Or, Everything I Thought I Knew about Epoxy is Wrong
You're probably already aware of this, but Chuck Leinweber over at Duckworks has a new epoxy product that's generated quite a buzz. It's BPA free, has UV inhibitors and supposedly won't go exothermic. Seeing as I was initially drawn to SOF construction mainly because of the evils of epoxy (it's usually messy, toxic, overheats and has to be painted) this made me sit up and take notice. Epoxy is an amazing all around adhesive/sealant but hasn't been used much as a skin boat coating. Chuck asked me to give it a try and was kind enough to provide a sample.
I started by knocking together a set of test frames with 8oz ballistic nylon, 6oz polyester, and cotton canvas, washing and shrinking them as I would on a boat. Chuck also provided a set of Epoxy Pumps (one full, one half shot) which was a revelation; not having to weigh or measure was wonderful. I used a full shot of each (1.5 fluid oz total) for the first coat, which was more than enough. With the following two I used the pumps to fill measuring cups and that still was easier than any other time I've had to measure epoxy.
The temperature only got to a high of 65F on the day I put down the first coat. I was worried about viscosity and penetration, but that turned out not to be an issue. The epoxy flowed and filled all the samples better than I've experienced with either polyurethane or oil-based enamel. Setup time for DuckyPoxy with no accelerator at 70F is supposed to be about 2 hours, but at 60-65F it took about 5 hour to get to the 'peanut butter' thickness stage.
and spreads nicely:
Here's a look at the back side of the nylon after the first coat. That's about as good as saturation gets.
The next day the temperature was only about 55 degrees, but I figured if I waited I'd need to do some surface prep before adding more coats. The low temperature didn't seem to make any difference, the epoxy flowed well and brushed into an even coat with just a bit of weave exposed. A third coat filled in the nylon completely and produced the rough surface I'm used to from using polyurethane and enamel on the other two samples.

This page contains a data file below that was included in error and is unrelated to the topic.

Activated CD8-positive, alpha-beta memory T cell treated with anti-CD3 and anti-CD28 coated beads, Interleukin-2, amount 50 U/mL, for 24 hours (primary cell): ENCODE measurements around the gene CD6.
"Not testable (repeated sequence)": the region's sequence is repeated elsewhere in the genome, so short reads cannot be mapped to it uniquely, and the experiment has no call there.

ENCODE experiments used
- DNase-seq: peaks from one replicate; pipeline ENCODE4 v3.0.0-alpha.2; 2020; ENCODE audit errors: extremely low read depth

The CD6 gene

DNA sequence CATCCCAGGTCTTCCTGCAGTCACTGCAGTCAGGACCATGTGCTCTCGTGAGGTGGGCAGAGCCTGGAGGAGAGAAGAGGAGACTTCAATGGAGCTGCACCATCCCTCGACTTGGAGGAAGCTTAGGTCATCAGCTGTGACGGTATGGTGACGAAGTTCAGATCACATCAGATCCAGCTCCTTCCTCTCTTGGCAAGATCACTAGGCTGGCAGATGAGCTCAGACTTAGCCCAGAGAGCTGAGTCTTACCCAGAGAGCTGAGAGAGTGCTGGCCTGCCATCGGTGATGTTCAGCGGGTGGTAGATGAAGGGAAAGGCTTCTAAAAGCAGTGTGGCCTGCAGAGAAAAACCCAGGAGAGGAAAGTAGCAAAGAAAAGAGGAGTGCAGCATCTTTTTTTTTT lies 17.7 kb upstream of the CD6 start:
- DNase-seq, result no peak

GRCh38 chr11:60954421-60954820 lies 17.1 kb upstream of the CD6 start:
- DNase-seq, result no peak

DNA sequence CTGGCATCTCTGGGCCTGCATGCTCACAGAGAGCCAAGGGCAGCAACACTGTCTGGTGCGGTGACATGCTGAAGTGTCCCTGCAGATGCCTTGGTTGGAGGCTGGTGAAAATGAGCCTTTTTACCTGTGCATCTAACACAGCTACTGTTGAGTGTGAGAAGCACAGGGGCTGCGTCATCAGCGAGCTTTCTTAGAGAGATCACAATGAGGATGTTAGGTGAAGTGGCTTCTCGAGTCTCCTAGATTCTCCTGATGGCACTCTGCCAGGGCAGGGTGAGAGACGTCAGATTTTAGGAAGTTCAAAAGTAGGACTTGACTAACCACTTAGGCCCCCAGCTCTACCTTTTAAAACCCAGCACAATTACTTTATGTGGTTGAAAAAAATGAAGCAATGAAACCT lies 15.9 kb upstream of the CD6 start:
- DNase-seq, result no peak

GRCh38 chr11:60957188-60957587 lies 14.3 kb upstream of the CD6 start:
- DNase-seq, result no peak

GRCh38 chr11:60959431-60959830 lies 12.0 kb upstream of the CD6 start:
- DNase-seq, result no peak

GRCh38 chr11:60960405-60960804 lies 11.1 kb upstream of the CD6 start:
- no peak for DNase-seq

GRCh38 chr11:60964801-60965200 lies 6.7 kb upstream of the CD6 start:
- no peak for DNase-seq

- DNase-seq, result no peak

I let these cure for another two days with this result:
That's, from right to left, the canvas, nylon and polyester.
- The epoxy is remarkably clear, there is no yellowing or discoloration of any sort, and in the case of the nylon it's almost transparent.
- Three coats are plenty and give better coverage than six of polyurethane.
- The canvas and polyester have a rough texture to them, but that's exactly the same as happened with polyurethane and oil-based enamel.
- The nylon is completely smooth except for some stray fibers from the cheap chip brushes I was using. Better quality brushes would be a good idea.
- The canvas by far soaked up the most epoxy and is probably not a good fabric choice here.
- All three samples seem to be stiffer but also more flexible overall than polyurethane or oil-based enamel.
- All three are definitely waterproof.
- Even though DuckyPoxy is much less toxic than regular epoxy, I used rubber gloves in a well ventilated workspace, there were no strong odors and I had no irritations.
Unfortunately, I don't have a boat ready to skin (the canoe is done but not documented yet), but if I did I wouldn't have any reservations using it, especially with the 8oz nylon. I'm looking forward to using this on my next skin boat.
DuckyPoxy is available at Duckworks:
and don't forget the pumps.